In a recent decision, the High Court granted summary judgment dismissing a claim on the basis that the transaction relied on by the claimant was a fiction and the key documentary evidence had been fabricated. In doing so, it rejected the claimant’s argument that the defendant’s allegations of fraud and forgery could only properly be determined at trial, rather than on a summary application: Verdi Law Group P.C. v BNP Paribas S.A. and others  EWHC 1860.
The judgment provides a useful illustration of the court’s approach to applications for summary judgment in cases where a defendant alleges fraud on the part of the claimant. It is not enough to demonstrate that the claimant’s version of events is inherently implausible. The court must be satisfied that there is no real prospect of the claimant establishing the key factual foundations of its claim, taking into account the possibility that a full investigation into the facts by the time of trial could add to or alter the evidence available. That is particularly the case regarding allegations of fraud, given the courts’ well-established requirement for cogent evidence to support such serious allegations.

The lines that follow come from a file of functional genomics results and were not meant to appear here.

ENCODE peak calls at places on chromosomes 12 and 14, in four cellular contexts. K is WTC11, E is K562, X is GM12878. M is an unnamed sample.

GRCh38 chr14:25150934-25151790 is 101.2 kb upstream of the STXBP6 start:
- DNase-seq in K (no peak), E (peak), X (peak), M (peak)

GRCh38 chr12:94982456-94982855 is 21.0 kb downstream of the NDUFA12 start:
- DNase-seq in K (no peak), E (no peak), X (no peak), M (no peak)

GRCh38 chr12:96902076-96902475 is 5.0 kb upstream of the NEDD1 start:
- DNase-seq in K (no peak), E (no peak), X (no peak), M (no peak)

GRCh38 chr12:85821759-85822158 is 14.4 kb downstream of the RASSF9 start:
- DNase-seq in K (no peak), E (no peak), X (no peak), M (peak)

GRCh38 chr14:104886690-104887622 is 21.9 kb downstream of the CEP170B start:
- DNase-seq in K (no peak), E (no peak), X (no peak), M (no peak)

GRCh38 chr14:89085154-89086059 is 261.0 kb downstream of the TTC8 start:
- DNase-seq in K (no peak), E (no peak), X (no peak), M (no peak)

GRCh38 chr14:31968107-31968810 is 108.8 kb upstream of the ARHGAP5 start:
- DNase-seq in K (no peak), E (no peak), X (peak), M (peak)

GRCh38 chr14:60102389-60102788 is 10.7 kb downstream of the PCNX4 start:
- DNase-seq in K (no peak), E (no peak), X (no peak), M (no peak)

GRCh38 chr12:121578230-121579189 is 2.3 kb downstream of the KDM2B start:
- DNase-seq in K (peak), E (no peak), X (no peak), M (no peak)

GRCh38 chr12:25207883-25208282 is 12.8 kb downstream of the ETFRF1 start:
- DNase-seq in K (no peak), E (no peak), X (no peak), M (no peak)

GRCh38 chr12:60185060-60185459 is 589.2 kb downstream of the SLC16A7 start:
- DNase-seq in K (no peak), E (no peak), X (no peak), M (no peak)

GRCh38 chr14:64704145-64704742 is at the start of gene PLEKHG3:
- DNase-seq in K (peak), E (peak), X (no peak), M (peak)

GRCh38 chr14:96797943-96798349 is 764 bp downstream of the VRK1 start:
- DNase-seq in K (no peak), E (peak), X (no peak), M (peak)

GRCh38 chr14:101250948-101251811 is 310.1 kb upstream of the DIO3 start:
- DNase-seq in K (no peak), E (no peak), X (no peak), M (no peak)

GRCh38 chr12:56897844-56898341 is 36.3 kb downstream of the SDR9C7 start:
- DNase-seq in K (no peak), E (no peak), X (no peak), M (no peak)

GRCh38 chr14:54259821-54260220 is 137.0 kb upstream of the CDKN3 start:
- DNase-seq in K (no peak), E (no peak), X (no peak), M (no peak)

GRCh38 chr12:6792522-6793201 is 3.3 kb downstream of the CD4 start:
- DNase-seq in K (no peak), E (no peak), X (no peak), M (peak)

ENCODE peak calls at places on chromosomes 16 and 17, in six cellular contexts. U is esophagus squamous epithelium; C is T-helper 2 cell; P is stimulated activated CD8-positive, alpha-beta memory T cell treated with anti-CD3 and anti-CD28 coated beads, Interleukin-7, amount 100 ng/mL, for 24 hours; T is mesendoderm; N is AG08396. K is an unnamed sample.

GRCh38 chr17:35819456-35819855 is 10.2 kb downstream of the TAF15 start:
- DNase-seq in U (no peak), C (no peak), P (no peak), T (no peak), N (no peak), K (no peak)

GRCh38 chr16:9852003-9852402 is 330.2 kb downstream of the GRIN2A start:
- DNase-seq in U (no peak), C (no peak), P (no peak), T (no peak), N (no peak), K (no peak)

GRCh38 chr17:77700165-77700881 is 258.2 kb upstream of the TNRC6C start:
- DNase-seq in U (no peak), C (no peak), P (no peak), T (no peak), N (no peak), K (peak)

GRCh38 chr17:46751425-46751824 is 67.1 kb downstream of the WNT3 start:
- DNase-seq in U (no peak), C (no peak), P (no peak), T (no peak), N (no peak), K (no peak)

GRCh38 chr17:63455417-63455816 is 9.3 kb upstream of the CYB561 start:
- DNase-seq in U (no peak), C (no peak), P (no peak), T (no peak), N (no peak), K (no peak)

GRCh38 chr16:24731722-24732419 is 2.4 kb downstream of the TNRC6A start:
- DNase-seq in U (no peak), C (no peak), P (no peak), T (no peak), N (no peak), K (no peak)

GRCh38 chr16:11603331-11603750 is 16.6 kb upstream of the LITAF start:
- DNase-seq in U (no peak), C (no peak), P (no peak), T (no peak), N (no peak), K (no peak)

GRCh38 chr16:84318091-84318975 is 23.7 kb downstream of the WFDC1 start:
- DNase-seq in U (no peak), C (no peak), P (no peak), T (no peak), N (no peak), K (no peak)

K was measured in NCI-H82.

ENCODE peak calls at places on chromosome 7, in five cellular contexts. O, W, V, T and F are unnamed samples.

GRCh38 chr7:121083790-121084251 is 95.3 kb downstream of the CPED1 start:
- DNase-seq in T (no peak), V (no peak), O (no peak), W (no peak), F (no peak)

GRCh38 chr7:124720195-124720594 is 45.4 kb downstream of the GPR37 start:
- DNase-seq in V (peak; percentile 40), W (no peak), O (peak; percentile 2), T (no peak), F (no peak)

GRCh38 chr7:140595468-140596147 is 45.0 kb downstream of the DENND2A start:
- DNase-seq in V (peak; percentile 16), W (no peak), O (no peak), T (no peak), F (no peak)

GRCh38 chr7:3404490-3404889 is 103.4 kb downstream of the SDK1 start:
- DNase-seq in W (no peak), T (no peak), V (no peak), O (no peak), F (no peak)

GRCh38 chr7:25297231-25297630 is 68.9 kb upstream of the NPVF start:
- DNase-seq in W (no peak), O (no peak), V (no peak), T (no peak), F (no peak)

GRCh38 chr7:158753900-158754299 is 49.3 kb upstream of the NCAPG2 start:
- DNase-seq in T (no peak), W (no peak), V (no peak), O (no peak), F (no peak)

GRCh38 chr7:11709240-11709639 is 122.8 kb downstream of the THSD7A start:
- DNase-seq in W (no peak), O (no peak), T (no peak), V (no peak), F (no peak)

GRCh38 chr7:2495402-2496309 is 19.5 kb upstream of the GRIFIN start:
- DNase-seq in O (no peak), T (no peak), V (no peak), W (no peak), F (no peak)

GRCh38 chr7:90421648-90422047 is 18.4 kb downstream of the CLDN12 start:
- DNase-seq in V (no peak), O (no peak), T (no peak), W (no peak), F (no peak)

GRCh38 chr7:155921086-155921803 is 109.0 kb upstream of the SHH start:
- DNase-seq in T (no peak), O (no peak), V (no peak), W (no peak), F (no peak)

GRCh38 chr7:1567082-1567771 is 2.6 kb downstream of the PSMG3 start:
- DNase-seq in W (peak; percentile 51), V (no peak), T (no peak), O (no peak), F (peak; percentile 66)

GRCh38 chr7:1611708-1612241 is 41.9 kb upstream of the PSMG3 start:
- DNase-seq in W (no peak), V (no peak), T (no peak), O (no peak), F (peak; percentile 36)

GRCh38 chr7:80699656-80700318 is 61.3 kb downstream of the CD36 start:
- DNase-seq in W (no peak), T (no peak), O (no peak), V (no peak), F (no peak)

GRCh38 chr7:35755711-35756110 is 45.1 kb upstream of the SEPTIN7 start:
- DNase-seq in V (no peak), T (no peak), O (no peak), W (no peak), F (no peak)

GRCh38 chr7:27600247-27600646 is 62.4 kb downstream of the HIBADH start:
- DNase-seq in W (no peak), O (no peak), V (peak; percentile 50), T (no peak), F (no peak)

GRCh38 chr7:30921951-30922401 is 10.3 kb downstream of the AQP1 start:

However, the decision demonstrates that those factors do not mean that a defendant can never obtain summary judgment on an allegedly fraudulent claim. Where there is sufficiently compelling evidence, the courts are prepared to dispose of such claims at a summary stage rather than allowing claimants to pursue the matter to trial in the hope that something may arise that could improve their case. Continue reading